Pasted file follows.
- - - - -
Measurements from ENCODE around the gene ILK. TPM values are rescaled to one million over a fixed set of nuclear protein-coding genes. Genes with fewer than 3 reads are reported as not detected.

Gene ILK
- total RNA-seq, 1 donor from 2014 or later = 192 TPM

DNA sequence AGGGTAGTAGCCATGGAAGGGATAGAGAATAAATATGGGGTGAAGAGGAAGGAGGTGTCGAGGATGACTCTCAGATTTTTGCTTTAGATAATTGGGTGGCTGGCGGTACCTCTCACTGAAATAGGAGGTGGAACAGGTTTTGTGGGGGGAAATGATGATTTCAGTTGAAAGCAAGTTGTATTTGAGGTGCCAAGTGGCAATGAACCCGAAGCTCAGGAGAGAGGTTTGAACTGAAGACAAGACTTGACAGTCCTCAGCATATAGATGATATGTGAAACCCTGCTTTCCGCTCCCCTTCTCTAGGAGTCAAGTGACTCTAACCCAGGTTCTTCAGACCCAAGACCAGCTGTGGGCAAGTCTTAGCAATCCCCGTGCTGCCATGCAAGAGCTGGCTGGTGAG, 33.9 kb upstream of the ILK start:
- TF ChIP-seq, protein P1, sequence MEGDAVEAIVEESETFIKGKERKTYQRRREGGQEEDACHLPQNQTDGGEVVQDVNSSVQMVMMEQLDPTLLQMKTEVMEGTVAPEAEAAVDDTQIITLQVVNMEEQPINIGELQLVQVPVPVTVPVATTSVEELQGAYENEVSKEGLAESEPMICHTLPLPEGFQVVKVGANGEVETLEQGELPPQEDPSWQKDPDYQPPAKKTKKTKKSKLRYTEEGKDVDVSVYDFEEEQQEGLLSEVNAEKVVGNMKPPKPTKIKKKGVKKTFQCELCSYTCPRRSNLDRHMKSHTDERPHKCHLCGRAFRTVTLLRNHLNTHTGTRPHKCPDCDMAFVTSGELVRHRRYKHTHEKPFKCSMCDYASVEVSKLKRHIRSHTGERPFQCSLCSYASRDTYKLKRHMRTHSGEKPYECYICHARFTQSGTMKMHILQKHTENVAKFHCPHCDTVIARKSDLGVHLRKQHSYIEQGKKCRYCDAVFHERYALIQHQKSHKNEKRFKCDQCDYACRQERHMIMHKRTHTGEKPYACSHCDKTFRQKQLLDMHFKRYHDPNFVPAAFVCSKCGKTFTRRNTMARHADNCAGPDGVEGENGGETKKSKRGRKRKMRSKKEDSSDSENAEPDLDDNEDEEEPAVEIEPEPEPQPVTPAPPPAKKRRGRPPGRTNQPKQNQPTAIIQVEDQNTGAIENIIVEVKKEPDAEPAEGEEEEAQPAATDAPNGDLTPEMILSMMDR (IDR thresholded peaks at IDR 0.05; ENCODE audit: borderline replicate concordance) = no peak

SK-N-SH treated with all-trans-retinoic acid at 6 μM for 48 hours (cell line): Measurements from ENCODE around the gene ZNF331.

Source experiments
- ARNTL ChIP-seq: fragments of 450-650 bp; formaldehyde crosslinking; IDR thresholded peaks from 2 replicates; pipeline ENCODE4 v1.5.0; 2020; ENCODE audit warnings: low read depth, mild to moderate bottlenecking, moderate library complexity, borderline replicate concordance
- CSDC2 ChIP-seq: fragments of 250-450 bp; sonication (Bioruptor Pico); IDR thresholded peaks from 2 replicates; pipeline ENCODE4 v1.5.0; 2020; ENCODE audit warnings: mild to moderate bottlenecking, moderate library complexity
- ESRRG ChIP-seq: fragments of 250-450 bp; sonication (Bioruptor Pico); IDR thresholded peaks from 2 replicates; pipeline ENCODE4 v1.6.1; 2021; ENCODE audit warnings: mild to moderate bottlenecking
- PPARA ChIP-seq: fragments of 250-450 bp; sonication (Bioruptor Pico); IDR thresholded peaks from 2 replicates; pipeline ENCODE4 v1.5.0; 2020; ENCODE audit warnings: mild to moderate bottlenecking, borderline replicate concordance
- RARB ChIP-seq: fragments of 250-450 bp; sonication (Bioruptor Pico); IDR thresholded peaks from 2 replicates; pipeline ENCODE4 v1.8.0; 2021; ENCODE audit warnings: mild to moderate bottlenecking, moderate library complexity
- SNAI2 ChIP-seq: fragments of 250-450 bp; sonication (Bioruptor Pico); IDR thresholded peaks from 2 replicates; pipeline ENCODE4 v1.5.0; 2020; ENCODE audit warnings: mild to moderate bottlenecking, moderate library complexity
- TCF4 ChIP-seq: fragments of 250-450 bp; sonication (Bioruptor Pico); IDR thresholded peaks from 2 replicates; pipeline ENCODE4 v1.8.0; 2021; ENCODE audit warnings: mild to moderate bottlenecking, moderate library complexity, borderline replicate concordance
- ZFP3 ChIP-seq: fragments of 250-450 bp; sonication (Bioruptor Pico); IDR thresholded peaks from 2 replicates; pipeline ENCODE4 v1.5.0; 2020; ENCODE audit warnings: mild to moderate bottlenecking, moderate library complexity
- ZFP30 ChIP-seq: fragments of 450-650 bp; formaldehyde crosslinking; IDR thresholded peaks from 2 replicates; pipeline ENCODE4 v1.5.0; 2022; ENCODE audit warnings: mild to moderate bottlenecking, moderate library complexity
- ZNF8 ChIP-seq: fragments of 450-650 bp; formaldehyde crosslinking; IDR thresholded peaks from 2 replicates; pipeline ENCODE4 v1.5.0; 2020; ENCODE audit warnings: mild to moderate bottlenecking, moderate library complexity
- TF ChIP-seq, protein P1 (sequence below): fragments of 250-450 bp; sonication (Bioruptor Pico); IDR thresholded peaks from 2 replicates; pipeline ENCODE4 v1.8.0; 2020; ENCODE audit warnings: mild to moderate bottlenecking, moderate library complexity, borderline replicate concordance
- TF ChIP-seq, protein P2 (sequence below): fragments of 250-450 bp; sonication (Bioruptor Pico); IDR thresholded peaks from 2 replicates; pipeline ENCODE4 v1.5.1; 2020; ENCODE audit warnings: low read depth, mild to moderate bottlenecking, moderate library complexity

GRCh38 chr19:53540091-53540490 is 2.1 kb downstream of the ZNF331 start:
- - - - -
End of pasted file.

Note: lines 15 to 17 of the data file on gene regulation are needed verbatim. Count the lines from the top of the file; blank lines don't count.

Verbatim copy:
- ZFP3 ChIP-seq: fragments of 250-450 bp; sonication (Bioruptor Pico); IDR thresholded peaks from 2 replicates; pipeline ENCODE4 v1.5.0; 2020; ENCODE audit warnings: mild to moderate bottlenecking, moderate library complexity
- ZFP30 ChIP-seq: fragments of 450-650 bp; formaldehyde crosslinking; IDR thresholded peaks from 2 replicates; pipeline ENCODE4 v1.5.0; 2022; ENCODE audit warnings: mild to moderate bottlenecking, moderate library complexity
- ZNF8 ChIP-seq: fragments of 450-650 bp; formaldehyde crosslinking; IDR thresholded peaks from 2 replicates; pipeline ENCODE4 v1.5.0; 2020; ENCODE audit warnings: mild to moderate bottlenecking, moderate library complexity